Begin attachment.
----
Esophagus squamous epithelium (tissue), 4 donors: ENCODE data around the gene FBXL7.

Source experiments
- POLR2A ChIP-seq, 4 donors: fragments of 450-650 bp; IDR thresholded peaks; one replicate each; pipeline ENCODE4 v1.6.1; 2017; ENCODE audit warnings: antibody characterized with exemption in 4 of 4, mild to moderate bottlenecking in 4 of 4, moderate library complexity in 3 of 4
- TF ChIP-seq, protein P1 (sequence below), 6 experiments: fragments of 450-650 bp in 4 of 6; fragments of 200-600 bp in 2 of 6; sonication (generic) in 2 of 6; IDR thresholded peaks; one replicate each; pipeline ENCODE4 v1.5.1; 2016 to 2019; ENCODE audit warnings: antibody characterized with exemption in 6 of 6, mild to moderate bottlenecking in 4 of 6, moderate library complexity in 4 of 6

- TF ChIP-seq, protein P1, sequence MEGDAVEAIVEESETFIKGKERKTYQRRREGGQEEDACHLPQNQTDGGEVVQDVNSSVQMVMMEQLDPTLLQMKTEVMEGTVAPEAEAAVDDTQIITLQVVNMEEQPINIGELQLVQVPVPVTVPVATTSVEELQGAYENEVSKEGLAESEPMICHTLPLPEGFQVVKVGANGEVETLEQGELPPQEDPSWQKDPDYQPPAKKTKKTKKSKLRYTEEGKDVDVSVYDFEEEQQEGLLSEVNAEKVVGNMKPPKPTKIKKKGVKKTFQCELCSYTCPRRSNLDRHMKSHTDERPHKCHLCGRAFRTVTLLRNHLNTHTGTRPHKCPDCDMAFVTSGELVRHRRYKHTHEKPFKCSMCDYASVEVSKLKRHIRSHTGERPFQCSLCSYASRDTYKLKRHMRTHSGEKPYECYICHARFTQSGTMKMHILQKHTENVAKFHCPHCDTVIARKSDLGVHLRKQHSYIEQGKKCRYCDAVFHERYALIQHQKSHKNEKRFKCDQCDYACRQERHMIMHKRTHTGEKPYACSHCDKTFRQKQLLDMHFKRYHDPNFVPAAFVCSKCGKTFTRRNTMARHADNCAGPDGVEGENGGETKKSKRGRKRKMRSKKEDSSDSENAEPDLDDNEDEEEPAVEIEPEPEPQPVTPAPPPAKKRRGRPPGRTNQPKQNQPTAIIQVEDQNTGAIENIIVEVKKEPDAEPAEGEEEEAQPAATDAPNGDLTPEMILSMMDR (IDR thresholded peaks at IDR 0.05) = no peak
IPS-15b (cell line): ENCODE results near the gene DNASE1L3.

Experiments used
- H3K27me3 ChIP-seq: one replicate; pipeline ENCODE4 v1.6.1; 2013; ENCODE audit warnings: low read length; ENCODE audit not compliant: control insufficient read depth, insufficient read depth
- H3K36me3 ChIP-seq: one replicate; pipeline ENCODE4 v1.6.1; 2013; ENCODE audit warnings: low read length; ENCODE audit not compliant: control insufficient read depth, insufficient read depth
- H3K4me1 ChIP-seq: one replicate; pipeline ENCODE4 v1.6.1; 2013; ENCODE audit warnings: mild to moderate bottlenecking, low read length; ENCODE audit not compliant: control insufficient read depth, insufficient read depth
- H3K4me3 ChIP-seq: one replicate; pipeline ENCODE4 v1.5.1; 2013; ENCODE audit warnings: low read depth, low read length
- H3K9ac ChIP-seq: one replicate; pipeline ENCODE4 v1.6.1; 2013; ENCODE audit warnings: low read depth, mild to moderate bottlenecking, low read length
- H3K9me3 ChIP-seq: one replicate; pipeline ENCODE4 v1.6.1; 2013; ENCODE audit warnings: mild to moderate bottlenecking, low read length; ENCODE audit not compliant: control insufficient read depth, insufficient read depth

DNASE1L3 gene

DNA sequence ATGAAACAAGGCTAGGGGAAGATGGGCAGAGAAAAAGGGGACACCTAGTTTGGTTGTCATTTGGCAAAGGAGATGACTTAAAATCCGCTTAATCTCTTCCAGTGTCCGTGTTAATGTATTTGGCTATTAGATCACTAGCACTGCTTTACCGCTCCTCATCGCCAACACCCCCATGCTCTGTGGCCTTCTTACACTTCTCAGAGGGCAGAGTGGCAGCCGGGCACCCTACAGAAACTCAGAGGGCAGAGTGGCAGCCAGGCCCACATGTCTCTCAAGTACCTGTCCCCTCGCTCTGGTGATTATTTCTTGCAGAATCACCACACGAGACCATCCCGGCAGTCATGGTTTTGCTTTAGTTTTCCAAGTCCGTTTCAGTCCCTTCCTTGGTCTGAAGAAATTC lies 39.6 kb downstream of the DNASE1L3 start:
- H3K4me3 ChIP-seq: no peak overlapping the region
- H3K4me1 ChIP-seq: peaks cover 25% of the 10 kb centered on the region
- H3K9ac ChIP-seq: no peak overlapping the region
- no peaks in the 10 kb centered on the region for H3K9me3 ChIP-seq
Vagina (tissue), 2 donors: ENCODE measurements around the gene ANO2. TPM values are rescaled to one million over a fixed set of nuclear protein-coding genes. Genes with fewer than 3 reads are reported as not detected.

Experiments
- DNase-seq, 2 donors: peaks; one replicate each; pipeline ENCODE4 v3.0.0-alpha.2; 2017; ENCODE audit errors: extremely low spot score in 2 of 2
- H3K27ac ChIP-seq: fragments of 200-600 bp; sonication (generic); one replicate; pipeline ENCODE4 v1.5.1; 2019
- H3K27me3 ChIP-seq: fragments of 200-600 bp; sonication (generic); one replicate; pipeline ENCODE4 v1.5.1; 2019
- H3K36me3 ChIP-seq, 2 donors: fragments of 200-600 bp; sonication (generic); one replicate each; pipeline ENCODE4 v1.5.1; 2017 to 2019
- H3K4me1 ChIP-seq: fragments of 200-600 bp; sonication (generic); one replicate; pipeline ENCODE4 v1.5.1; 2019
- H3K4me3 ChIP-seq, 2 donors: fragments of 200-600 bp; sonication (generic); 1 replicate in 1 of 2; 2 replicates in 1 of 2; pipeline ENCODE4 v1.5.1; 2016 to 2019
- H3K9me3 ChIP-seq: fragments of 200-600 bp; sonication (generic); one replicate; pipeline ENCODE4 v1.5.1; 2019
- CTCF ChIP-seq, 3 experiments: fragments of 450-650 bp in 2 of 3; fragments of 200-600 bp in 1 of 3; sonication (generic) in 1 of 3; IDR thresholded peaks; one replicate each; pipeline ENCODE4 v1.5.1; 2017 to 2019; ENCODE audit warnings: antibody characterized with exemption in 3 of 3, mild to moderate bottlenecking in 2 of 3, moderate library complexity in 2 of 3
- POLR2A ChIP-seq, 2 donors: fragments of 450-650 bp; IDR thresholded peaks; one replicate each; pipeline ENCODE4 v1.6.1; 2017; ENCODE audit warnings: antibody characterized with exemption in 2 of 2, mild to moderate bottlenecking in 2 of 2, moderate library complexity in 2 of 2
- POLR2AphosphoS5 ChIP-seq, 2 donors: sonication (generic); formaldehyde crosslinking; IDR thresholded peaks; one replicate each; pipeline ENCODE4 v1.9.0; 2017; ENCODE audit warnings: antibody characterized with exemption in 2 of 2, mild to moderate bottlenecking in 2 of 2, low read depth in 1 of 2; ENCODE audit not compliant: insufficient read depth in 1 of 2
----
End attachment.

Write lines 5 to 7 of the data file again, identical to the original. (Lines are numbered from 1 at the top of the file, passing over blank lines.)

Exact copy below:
- TF ChIP-seq, protein P1, sequence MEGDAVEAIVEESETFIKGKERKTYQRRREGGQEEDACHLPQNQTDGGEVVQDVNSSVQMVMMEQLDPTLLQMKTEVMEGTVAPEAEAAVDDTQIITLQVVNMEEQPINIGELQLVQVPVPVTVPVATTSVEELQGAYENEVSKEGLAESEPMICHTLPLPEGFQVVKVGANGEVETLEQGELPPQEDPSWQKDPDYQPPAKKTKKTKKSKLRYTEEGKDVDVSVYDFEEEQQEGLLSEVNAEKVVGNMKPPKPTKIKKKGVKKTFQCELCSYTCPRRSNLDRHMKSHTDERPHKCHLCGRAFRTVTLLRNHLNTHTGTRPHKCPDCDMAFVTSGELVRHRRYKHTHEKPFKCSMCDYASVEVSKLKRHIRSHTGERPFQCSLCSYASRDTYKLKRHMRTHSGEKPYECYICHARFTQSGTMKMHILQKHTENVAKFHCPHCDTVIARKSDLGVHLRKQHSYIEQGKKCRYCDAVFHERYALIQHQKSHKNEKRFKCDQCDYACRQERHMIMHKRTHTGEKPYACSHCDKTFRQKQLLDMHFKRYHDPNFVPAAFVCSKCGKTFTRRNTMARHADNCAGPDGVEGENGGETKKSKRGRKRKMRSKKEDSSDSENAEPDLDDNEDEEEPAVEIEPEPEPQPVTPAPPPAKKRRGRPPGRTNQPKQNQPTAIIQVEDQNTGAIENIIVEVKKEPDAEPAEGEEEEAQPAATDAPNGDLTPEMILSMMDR (IDR thresholded peaks at IDR 0.05) = no peak
IPS-15b (cell line): ENCODE results near the gene DNASE1L3.

Experiments used